Inflation vs Deflation
Inflation vs Hyperinflation
35 Examples of Economic Issues
John Spacey, updated on November 10, 2023
Economic issues are economic priorities, risks and problems. These are inherently political as people have different economic priorities and views on how to each achieve priority. The following are common economic issues.
Government SpendingHow much and in what direction the government spends. For example, cronyism whereby government spending is intended to enrich an elite.
Government Deficits & DebtA deficit is spending that exceeds government revenues. Government debt is the total debt obligations that a government has accumulated, often due to many decades of deficits with interest.
Government Interest ExpenseThe cost to service interest on government debt. This can consume a government's resources or can effectively spiral out of control where there is a very large debt relative to the productive capacity of a nation.
Government EntitlementsThe commitments a government has made for future spending to persons or units of the government. For example, social security, medical coverage and unemployment insurance programs.
Socioeconomic StructureProgress with regards to the socioeconomic structure of society. For example, growing the middle class, eliminating poverty and preventing the excessive concentration of wealth within a small elite.
Generational StructureA situation where wealth and opportunity are concentrated in a particular generation. This can occur where a large generation produces high economic growth followed by a speculative bubble and economic collapse such that a generation leaves behind large structural problems for the next generation.
Cost of LivingThe cost of living in nations, regions or cities. For example, a city that has become too expensive for most residents due to excessive international investment in the city's real estate.
Quality of LifeThe direct goal of an economy is to produce value but the end goal of economic systems is to produce quality of life. This is usually measured as people's self-reported life satisfaction and indicators in areas such as health, longevity and standard of living.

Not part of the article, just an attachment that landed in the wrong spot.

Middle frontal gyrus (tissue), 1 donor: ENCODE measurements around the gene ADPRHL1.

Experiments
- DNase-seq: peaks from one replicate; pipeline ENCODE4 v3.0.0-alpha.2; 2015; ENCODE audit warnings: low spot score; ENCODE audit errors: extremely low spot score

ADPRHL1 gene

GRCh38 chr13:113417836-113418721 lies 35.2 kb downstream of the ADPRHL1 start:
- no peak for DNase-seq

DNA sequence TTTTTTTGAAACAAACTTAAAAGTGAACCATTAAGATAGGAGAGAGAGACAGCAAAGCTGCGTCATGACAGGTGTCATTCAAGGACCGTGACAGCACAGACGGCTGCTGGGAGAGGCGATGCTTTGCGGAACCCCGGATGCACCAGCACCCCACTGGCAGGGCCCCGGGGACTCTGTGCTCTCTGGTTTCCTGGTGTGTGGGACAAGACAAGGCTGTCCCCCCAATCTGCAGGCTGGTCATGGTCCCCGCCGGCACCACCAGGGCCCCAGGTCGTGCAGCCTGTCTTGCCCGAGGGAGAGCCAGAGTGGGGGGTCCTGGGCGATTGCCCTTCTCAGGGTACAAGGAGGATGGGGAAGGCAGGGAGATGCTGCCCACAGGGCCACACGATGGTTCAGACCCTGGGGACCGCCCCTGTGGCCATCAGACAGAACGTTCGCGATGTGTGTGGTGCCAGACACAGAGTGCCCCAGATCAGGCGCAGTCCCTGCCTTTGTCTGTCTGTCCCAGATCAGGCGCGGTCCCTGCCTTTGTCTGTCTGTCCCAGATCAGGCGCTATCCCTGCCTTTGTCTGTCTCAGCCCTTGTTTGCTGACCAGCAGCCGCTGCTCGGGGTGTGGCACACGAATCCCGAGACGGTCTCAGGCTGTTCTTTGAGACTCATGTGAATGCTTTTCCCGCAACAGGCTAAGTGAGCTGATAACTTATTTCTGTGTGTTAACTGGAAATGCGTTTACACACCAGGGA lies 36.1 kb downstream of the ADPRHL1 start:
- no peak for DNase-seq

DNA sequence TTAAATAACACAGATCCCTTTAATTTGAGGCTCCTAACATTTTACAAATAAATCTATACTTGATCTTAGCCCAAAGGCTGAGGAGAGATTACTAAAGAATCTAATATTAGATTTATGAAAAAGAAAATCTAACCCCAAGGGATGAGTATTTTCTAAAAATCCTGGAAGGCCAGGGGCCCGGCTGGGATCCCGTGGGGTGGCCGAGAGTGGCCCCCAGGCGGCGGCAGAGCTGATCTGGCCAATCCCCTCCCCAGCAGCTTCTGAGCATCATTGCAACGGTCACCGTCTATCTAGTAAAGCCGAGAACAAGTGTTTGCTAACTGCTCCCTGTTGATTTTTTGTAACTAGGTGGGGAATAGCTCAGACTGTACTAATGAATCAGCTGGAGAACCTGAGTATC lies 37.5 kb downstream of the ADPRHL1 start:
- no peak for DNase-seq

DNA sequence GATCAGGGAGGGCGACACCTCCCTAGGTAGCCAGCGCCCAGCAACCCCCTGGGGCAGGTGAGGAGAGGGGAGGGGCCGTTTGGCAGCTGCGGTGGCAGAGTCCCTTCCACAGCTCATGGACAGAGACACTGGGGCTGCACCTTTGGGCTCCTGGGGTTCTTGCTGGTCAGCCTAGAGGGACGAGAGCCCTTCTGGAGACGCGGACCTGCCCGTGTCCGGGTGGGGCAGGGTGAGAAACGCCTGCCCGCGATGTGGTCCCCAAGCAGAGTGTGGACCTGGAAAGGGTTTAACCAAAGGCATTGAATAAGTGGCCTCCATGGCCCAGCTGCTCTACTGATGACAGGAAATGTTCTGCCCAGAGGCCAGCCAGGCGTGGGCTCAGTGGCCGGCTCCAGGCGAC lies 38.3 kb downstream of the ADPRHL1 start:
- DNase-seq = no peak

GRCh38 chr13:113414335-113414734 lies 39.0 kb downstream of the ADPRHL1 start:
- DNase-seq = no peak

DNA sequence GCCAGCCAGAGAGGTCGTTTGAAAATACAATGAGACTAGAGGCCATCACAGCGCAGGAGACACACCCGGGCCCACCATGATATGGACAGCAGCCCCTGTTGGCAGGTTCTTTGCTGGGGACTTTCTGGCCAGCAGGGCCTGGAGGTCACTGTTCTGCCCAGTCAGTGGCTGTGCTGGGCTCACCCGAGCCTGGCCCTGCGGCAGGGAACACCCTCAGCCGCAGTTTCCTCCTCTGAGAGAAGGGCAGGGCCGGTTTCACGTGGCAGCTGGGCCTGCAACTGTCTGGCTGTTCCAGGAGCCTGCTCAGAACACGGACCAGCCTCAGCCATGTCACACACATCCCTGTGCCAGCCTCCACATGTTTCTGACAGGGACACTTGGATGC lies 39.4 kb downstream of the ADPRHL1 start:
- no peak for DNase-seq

RetirementThe degree to which societies, private pensions and families are prepared for retirement. For example, a low savings rate amongst an aging population.
ConsumptionThe amount of consumption that occurs. For example, a period of unsustainable high personal consumption driven by high interest debt such as credit cards.
Healthcare CostsIn some societies, healthcare spending becomes remarkably large such that management of these costs is an important element of government spending. In nations without national healthcare, this can represent a large risk for individuals that creates social instability.
GlobalizationThe degree to which an economy and society open to the world. For example, trade barriers that protect a particular industry from international competition.
Current Account DeficitA situation where the amount you export is less than the amount you import. This is often viewed as a problem or unsustainable situation where consumption is too high relative to the value you are creating.
Interest RatesInterest rates are managed by a nation as part of monetary policy. This represents financial gravity that has an large influence on investment, economic activity, inflation and exchange rates. For example, a nation can potentially cool a speculative housing market by increasing interest rates.
Tax AvoidanceA tendency for large firms and wealthy individuals to have access to aggressive tax strategies and structures.
Tax BurdenA high tax burden on companies or individuals that cause economy disincentives or poor quality of life.
Capital FlightCapital flight is a tendency for capital to leave a nation, state or city where there are high taxes and other burdens such as red tape.
JobsThe unemployment rate, availability of high paying jobs and other factors such as the minimum wage.
ProductivityProductivity is the amount of value created in an hour of work. A high productivity rate is the basis for an advanced economy with a high quality of life.
EfficiencyEfficiency is the amount of value created with a unit of a resource such as an acre of land or gallon of water. This is another basis for an advanced economy.